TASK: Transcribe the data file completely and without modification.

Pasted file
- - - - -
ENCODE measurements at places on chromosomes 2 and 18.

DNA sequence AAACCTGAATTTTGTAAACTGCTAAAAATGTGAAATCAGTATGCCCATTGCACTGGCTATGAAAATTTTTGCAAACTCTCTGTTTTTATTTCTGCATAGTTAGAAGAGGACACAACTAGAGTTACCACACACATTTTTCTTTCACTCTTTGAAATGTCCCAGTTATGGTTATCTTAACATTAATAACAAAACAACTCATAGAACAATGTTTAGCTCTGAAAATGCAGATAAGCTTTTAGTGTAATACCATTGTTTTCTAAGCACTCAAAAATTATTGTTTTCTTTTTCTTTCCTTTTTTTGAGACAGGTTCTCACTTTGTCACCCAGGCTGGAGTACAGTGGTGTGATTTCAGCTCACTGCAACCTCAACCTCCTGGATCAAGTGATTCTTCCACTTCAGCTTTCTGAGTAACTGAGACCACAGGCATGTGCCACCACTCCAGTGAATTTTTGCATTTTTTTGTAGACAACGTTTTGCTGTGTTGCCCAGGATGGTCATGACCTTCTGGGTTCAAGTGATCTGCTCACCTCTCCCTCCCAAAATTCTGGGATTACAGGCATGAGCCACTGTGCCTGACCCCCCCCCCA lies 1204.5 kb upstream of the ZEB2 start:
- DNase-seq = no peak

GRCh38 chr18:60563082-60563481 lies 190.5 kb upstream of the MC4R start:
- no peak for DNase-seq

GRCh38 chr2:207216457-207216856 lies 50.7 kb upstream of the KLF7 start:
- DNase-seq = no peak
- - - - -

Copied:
ENCODE measurements at places on chromosomes 2 and 18.

DNA sequence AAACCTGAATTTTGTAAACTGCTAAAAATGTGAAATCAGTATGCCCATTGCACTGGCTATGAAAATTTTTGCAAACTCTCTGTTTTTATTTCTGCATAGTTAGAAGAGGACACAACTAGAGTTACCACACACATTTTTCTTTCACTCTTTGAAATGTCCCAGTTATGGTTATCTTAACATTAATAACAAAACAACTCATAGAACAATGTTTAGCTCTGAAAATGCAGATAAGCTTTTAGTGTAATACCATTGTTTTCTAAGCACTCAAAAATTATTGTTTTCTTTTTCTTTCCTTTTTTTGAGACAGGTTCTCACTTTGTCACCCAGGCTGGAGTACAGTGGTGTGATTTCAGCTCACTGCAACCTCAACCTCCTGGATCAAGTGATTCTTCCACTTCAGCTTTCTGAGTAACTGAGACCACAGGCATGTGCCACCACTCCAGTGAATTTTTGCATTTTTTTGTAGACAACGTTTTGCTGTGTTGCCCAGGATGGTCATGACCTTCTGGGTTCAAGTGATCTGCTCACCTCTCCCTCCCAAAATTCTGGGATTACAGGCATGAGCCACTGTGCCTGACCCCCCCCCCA lies 1204.5 kb upstream of the ZEB2 start:
- DNase-seq = no peak

GRCh38 chr18:60563082-60563481 lies 190.5 kb upstream of the MC4R start:
- no peak for DNase-seq

GRCh38 chr2:207216457-207216856 lies 50.7 kb upstream of the KLF7 start:
- DNase-seq = no peak